You are expecting a child. Nothing can be more wonderful – or stressful! There are so many things to worry about, but you take it all in stride. You make conscious decisions to eat right and get plenty of rest to remain fit and healthy during your pregnancy.
You are happy your weight gain is steady but minimal, but then your doctor throws you a curve ball. He tells you your fetus is smaller than average and may not be growing normally inside your uterus. Suddenly all these technical terms start flying around and you begin to doubt your baby will be delivered healthy and hearty.
What is IUGR?
IUGR or Intrauterine Growth Restriction, also known as Small-For-Gestational-Age and Dysmaturity, is defined as a fetus whose weight is below the tenth percentile of their gestational age; it is also defined by the abdominal circumference of the mother. If your protruding abdomen is below the 2.5 percentile, you may be at risk for IUGR.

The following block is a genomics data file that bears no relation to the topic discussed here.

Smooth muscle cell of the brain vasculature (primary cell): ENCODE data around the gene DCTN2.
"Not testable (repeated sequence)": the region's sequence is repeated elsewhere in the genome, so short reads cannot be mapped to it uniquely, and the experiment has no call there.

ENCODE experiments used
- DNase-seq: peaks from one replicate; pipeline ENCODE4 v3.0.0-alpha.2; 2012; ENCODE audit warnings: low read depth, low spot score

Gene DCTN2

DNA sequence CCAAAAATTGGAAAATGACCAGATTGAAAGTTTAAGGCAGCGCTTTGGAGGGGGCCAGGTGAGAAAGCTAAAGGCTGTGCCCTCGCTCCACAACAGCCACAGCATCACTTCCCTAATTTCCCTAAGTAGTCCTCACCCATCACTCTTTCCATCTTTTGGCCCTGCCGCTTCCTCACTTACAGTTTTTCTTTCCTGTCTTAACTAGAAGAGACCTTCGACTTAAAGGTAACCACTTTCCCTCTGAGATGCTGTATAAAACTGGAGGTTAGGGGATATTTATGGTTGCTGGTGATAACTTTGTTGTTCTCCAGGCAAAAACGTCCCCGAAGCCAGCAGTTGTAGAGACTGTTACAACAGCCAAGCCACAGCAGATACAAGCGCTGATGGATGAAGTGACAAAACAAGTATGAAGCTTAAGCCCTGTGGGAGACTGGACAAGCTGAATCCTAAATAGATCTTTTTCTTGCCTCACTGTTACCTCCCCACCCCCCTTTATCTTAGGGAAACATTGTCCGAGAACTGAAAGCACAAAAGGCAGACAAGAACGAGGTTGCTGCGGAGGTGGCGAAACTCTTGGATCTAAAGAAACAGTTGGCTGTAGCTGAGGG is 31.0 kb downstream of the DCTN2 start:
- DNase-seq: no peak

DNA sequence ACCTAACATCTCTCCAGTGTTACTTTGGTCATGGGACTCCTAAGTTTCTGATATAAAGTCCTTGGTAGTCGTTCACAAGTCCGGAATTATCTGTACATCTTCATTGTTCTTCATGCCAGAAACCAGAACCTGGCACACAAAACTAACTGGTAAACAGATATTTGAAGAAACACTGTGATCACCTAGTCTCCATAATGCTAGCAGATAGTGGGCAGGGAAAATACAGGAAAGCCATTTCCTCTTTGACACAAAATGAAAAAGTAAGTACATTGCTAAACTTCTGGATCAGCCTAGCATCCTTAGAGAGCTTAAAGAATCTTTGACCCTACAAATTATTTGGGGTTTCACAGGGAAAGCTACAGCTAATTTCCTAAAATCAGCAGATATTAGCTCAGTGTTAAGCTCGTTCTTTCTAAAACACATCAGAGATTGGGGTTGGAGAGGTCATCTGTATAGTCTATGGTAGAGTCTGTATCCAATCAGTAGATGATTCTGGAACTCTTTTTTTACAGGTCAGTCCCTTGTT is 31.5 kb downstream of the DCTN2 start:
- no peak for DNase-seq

What does that mean? Basically, your baby is smaller than normal during pregnancy, which may mean a decrease in normal growth inside the uterus. This declined growth can have a negative effect on the brain leading to mental developmental difficulties, such as attention or performance deficits.
If your baby is demonstrating asymmetric growth, he may be undernourished (usually due to placental insufficiencies). These babies have normal a size head with a small abdomen, scrawny limbs and thin skin because most of the energy must go to the maintenance of his heart and brain – the two most vital organs.